Wednesday, November 6, 2013

Movie Review: Ender's Game (2013)

Based on the novel by Orson Scott Card, Ender's Game takes place in the near future after a hostile alien race called the Formics have attacked Earth. Thankfully, humanity was saved by an International Fleet Commander named Mazer Rackham (Ben Kingsley). Fearing a second attack, Colonel Hyrum Graff (Harrison Ford) and the International Military have gather the best young minds at the illustrious Battle School, hoping to find the next Mazer and put an end to this conflict once and for all. Graff believes a shy, but brilliant young boy named Ender Wiggin (Asa Butterfield) might be the person they are looking for. Will Ender be able to step up to the plate and lead the forces of humanity to victory, or will he crack under the pressure and fail?

Not being the biggest fan of Gavin Hood (who most people know as the director of X-Men Origins: Wolverine) and finding most of the trailers rather underwhelming, I went into Ender's Game with rather low expectations. While the film wasn't perfect, I found Ender's Game to be an enjoyable film.

The cinematography was very well done. While it didn't blow me away, I feel like the camera-work and Hood's directing kept the film interesting to watch. The set-design and special effects work really helped int this department as well. The look of the Battle School and the Battle Room match what I imagined when reading the book and I loved the design of the Formics (especially the Queen).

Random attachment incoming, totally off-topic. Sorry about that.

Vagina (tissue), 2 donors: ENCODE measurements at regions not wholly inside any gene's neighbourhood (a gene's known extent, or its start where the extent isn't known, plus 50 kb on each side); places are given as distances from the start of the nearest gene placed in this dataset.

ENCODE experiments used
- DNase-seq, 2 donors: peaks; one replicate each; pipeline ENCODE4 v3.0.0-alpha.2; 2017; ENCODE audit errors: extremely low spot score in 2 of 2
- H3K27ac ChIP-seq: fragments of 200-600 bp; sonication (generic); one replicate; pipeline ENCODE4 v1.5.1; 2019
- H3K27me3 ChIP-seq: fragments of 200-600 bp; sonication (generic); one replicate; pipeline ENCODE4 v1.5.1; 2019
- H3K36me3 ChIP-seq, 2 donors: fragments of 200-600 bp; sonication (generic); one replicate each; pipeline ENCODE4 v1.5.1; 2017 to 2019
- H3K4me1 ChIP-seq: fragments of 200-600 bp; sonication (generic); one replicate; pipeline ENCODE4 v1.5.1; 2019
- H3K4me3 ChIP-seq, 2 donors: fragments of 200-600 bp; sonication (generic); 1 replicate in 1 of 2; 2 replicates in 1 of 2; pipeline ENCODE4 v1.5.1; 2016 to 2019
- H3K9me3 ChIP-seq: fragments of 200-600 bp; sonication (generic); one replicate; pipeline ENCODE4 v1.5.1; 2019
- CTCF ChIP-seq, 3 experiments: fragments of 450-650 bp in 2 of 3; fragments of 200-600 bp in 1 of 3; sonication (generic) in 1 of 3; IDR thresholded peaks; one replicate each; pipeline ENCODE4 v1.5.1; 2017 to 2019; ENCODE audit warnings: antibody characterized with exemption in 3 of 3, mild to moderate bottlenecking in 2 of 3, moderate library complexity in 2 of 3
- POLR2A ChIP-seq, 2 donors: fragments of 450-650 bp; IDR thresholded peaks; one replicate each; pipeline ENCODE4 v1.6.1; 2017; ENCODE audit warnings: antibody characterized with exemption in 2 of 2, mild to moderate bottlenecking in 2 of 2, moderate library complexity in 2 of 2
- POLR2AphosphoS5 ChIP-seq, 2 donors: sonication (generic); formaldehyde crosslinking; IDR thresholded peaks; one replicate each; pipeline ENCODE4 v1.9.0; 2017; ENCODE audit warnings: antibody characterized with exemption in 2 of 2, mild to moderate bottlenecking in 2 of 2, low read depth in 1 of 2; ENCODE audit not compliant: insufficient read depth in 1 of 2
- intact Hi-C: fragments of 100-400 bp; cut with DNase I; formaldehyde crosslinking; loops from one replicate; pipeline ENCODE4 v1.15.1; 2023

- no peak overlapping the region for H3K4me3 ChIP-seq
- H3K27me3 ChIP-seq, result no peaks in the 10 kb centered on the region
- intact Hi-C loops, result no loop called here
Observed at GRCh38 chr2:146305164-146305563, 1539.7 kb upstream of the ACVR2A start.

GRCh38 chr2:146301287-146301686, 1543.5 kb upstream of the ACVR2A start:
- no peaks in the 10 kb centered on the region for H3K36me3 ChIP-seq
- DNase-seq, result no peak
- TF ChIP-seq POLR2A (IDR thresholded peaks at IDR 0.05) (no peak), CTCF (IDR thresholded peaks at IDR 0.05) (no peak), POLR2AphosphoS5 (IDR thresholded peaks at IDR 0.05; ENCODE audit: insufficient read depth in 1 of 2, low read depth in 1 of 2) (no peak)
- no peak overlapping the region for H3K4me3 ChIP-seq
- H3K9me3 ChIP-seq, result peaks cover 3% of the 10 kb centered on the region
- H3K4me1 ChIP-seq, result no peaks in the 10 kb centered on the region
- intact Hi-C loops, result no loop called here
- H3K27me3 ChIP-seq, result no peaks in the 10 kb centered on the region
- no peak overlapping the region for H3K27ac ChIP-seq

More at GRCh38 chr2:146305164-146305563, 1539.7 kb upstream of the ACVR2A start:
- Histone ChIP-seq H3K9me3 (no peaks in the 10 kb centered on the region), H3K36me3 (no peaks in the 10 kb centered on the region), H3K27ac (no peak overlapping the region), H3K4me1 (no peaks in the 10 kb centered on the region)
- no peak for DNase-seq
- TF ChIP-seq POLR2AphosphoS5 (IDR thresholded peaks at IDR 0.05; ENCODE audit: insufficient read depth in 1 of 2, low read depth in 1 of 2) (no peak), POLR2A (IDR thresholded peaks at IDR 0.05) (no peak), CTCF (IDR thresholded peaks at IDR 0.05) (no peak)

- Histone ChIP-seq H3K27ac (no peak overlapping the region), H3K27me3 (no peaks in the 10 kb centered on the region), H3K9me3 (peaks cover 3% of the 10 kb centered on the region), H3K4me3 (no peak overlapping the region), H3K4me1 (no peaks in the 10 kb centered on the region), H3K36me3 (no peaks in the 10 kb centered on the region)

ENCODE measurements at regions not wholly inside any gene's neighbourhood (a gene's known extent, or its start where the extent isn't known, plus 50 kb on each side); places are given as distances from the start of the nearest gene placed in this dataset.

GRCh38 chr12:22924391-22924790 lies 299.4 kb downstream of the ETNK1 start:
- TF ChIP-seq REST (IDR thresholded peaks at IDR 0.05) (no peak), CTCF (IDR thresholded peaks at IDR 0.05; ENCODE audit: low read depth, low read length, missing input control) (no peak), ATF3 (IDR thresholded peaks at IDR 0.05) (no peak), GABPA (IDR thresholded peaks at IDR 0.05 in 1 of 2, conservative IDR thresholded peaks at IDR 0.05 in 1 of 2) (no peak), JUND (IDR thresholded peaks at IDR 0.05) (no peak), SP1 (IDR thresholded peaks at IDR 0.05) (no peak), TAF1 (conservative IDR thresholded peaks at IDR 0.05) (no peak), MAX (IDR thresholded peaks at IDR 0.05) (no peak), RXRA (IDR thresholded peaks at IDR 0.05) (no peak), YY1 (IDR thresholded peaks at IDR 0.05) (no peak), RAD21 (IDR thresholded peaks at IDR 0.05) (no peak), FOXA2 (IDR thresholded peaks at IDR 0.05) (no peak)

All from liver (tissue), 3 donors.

The performances were great as well. Both Asa Butterfield and Harrison Ford gave excellent performances, with Ford easily stealing every scene he's in. Ben Kingsley and Hailee Steinfeld also do a great job, giving solid performances and showing their talents as actors. While some of the actors in the smaller roles were not outstanding, I would hesitate to call anyone's performance in the film bad.

The only real problem I had with the film is its pacing. There are moments in the film where scenes move at lightning speed to the detriment of the scene itself. However, other scenes are a decent pace that keeps the story moving without being too fast or slow. The movie keeps bouncing back and forth between these two and it can be somewhat jarring at times.

With that being said, I still found Ender's Game to be an enjoyable movie. The acting, cinematography, and music are good and make up for the erratic pacing. If you like science-fiction movies and were a fan of Card's novel, you will probably find something to like in the film.

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